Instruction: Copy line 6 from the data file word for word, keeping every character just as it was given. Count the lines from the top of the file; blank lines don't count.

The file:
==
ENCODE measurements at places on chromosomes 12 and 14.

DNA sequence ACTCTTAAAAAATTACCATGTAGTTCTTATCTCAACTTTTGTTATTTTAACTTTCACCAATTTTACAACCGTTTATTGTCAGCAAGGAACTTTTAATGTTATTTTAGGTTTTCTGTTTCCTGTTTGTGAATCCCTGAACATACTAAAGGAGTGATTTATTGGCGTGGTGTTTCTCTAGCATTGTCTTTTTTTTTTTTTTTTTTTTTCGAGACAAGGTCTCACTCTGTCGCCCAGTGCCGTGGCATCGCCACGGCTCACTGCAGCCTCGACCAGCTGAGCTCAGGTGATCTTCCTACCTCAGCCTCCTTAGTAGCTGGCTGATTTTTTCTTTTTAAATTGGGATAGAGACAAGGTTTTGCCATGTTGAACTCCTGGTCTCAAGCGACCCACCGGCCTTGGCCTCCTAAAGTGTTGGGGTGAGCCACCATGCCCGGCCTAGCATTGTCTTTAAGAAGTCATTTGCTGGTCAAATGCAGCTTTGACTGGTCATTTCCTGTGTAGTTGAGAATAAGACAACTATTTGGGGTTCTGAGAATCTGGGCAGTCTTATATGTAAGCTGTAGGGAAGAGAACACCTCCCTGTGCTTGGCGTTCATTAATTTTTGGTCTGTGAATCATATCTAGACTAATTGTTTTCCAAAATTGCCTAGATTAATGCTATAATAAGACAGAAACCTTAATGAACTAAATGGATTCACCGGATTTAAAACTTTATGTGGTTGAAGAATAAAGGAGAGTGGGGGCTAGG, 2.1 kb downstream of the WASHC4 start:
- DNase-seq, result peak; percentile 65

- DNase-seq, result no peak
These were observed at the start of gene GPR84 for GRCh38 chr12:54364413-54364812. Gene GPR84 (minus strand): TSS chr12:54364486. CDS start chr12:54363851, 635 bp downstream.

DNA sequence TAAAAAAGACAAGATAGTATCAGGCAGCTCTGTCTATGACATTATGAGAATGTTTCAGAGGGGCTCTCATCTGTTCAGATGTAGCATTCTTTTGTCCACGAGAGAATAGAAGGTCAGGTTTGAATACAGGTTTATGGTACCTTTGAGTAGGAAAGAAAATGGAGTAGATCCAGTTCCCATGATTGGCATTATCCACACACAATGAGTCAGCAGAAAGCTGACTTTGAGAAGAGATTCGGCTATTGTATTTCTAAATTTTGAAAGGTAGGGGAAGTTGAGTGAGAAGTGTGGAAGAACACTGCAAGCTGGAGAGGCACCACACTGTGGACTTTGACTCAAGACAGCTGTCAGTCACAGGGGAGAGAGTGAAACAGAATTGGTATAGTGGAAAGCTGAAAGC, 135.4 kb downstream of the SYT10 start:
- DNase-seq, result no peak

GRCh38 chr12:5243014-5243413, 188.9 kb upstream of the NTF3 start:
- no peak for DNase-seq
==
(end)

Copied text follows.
DNA sequence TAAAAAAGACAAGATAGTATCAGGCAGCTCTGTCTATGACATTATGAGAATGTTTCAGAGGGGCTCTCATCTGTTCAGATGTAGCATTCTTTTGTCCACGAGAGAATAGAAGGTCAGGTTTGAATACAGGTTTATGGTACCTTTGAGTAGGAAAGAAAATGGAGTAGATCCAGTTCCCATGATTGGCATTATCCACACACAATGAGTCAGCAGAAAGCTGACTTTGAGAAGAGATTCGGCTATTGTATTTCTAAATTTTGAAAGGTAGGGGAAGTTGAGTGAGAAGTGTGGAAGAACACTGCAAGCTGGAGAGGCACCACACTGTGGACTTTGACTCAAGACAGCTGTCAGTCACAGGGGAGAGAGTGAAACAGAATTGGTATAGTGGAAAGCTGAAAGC, 135.4 kb downstream of the SYT10 start: